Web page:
Report: Cancer death rates continue to decline


ATLANTA — Mortality rates from all cancers combined continued to drop between 2004 and 2008 among men, women and children, according to the annual "Report to the Nation on the Status of Cancer, 1975-2008."

In addition to the decrease in death rates, which saw on average 1.6% decrease per year between 2004 and 2008, the overall incidence of cancer among men decreased by an average of 0.6% per year during the period, decreased 0.5% per year for women from 1998 through 2006 (with rates leveling off from 2006 through 2008) and decreased 1.3% per year between 2004 and 2008 among children ages 19 years and younger, the report's researchers, which are from the Centers for Disease Control and Prevention, the North American Association of Central Cancer Registries, the National Cancer Institute and the American Cancer Society said.

"The continued declines in death rates for all cancers, as well as the overall drop in incidence, is powerful evidence that the nation′s investment in cancer research produces lifesaving approaches to cancer prevention, screening, diagnosis, and treatment," NCI director Harold Varmus said. "But it is also important to note that investments we make today are critical if we hope to see these declines in incidence and death from cancer reflected in future Reports to the Nation."

Despite these recorded declines, the report's researchers noted that such factors as excess weight and lack of physical activity can increase one's cancer risk and cited certain cancers as being associated with being overweight or obese, as well as not being sufficiently physically active.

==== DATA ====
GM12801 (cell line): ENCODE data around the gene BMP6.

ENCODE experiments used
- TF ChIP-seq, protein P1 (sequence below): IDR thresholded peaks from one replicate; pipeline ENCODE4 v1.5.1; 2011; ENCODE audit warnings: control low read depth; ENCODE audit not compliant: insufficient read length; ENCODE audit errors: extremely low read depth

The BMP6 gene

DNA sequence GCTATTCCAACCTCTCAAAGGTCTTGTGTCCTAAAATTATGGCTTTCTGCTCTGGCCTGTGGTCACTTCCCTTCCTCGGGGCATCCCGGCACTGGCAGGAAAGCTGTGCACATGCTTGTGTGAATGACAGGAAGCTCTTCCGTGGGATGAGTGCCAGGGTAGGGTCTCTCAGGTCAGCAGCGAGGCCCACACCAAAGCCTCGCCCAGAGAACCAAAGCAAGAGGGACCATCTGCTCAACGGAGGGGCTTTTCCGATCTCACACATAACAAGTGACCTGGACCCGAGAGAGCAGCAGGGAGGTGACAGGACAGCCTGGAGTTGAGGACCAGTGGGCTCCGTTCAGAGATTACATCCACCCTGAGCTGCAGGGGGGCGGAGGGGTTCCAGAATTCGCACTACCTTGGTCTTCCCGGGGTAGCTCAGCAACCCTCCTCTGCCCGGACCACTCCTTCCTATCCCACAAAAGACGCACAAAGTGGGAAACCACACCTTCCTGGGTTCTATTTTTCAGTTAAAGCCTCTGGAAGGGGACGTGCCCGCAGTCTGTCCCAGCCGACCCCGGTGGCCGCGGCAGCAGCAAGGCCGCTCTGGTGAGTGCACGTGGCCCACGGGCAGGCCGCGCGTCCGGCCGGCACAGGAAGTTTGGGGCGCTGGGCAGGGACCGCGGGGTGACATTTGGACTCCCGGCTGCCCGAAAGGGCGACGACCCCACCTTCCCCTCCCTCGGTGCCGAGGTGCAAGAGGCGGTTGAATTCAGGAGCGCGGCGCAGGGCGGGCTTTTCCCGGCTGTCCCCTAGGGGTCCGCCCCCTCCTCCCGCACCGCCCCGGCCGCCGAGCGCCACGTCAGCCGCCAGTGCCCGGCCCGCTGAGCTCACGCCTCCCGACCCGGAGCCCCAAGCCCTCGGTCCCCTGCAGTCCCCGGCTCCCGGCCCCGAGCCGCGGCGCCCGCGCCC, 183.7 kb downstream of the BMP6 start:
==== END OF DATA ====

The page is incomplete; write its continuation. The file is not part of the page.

"In the United States, 2-in-3 adults are overweight or obese and fewer than half get enough physical activity," American Cancer Society CEO John Seffrin said. "Between children and youth, 1-in-3 is overweight or obese, and fewer than 1-in-4 high school students get recommended levels of physical activity. Obesity and physical inactivity are critical problems facing all states. For people who do not smoke, excess weight and lack of sufficient physical activity may be among the most important risk factors for cancer."

Additional findings of the report included:

  • Although mortality rates declines, cancer incidence rates increased 0.6% per year from 2004 through 2008, continuing trends from 1992, among children ages 19 years and younger;

  • Among racial and ethnic groups, the highest cancer incidence rates between 2004 and 2008 were among African-American men and white women. Cancer death rates from 2004 through 2008 were highest among African-American men and African-American women, but these groups showed the largest declines for the period between 1999 and 2008, compared with other racial groups;

  • In addition to drops in overall cancer mortality and incidence, this year's report also documents the second consecutive year of decreasing lung cancer mortality rates among women. Among men, lung cancer incidence has decreased since the early 1990s.

The new report appears early online in the journal Cancer and will appear in print in the May issue.

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